Who doesn't love a good story of second chances, redemption, and Buccaneers football? Well, I might have gone a little overboard on the latter, but this is a cool story about how an older brother and convicted felon, followed the path of his younger brother to play football at the University of Illinois. Since the lad did hard time in West Virginia, I'm thinking he may actually be from West Virginia, so that might interest some of the readership. Check it out here.

Friday, October 29, 2010

Henderson Halloween in Hurricane

Halloween in Hurricane W.V. runs a bit differently that Halloween in Bradenton, or Halloween in any place for that matter where I've lived the past 33 years. Its more of a socialist style. The powers that be regulate WHEN trick-or-treating will take place; this year it was Thursday, Oct 28th from 6-8 pm. Kind of weird, but this Halloween provided a number of great opportunities.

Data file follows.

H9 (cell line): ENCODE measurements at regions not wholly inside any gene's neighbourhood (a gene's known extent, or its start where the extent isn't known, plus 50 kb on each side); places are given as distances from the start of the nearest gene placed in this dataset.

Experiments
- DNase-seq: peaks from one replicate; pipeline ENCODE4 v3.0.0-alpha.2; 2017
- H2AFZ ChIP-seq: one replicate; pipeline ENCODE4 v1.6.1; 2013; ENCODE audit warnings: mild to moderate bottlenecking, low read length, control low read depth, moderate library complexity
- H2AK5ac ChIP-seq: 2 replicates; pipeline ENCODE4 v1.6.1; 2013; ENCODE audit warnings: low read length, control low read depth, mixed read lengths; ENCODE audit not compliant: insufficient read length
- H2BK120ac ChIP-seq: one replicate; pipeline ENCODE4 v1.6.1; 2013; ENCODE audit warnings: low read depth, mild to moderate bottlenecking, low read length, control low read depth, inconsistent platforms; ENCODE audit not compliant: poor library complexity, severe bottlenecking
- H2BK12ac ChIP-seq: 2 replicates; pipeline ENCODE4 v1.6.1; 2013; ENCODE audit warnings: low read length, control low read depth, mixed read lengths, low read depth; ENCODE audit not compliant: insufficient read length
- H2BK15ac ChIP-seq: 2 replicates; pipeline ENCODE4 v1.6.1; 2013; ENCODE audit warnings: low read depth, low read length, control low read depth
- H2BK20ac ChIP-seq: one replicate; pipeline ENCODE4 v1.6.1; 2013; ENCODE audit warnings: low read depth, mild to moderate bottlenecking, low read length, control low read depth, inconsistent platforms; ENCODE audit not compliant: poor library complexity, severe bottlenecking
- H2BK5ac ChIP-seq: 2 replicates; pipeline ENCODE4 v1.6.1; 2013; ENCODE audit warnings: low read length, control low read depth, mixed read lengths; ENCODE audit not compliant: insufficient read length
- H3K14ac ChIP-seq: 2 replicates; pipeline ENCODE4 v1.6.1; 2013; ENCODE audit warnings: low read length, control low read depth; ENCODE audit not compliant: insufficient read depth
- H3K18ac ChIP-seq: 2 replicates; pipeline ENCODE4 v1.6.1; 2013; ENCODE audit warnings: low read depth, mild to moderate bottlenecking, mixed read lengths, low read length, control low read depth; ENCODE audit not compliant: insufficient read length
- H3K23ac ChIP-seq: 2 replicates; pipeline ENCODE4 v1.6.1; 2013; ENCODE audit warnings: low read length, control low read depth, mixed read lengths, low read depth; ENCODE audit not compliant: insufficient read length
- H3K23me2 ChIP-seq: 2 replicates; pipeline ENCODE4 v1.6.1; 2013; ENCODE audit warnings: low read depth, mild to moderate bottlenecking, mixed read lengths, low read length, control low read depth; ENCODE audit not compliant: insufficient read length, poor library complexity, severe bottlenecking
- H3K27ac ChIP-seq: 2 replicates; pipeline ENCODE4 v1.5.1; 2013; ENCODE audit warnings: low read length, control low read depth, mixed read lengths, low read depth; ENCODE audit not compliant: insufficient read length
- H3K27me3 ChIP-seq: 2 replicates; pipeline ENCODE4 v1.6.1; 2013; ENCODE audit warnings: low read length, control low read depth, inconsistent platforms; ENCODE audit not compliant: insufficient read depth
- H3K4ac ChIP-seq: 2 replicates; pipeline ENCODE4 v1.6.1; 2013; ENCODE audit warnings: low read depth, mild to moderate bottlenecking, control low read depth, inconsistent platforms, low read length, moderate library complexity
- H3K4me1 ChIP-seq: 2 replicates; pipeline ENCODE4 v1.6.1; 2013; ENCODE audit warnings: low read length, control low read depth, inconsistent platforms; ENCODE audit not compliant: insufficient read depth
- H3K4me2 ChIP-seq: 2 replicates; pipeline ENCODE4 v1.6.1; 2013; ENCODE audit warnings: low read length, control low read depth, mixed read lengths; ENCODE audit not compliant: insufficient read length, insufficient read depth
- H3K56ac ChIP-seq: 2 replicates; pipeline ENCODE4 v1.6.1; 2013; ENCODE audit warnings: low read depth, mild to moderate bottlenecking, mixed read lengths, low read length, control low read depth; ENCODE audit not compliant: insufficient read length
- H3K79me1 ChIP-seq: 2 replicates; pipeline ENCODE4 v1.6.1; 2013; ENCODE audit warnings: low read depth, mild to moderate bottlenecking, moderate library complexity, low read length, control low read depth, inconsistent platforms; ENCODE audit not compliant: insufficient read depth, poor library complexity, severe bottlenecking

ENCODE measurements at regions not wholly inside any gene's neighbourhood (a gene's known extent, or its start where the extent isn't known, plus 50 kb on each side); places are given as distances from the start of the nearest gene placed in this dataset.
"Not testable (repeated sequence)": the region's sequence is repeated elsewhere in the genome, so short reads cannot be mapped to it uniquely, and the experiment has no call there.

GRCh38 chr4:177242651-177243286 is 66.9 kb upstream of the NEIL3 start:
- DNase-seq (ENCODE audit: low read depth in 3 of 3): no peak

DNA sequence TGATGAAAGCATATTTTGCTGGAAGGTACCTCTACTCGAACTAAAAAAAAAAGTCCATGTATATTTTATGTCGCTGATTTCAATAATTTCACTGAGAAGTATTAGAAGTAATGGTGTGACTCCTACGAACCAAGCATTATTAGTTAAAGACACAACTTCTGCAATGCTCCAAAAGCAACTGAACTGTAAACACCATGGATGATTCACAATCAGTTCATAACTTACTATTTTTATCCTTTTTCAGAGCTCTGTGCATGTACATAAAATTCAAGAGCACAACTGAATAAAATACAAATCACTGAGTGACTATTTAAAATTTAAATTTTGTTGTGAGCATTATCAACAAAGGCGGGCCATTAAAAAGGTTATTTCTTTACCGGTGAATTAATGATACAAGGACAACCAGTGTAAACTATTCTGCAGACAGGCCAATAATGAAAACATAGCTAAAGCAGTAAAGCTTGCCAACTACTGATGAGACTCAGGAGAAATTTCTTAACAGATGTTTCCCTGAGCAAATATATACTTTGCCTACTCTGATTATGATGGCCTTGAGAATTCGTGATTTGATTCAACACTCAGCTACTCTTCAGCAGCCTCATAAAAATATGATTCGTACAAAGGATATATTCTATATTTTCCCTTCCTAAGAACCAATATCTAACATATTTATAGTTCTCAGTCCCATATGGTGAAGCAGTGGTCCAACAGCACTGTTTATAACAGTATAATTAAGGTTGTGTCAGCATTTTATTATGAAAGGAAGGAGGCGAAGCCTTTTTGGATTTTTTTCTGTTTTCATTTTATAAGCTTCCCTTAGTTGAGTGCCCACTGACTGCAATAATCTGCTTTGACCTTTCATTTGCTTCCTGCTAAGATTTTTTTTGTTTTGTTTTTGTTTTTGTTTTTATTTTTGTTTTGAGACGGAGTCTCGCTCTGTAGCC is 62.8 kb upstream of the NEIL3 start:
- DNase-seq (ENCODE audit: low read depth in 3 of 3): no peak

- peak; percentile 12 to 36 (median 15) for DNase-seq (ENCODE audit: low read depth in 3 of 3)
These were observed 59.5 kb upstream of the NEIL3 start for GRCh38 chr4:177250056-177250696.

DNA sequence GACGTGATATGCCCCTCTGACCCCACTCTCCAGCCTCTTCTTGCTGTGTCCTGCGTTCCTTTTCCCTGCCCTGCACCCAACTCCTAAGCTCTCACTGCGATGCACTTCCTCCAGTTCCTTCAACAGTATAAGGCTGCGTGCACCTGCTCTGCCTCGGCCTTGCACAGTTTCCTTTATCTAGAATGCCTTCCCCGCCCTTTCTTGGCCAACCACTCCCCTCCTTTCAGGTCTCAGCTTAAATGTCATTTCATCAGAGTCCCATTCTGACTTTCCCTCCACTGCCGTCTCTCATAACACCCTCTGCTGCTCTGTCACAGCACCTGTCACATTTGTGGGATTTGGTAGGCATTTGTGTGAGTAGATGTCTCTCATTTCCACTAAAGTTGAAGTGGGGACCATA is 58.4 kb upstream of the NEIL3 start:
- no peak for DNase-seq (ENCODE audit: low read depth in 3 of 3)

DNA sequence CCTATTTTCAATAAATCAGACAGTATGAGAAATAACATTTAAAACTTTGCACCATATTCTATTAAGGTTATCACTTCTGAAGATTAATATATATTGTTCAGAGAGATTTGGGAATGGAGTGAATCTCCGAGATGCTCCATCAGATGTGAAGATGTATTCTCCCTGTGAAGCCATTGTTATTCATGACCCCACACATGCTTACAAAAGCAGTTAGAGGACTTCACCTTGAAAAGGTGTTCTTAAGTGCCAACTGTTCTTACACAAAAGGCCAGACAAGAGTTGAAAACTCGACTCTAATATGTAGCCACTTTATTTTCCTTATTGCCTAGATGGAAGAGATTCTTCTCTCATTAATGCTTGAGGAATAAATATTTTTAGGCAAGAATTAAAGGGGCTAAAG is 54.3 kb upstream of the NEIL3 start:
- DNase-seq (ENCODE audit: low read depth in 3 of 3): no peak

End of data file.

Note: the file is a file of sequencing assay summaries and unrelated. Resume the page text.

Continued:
We had some friends from our old apartment complex come over and share a meal with us. Then afterward Strawberry Shortcake and Batman traversed the neighborhood roads, forgetting all that we taught them about the evils of the street. I got to meet several neighbors, who had otherwise seemed to care very little that we had moved in near them. In addition, we received some more invitations to play with some families in the "younger" neighborhood just below ours (yes, here in hilly WV, neighborhoods are often below or above each other!).

If your conviction keeps you inside for Halloween, then that's fine with me. But I wanted to share how the Devil's holiday opened up some future evangelistic and friendship opportunities for the Henderson's. At least for us, I hardly think Satan was pleased with our evening.

Wednesday, October 27, 2010

Yoke of Jesus longed for by Old Test folks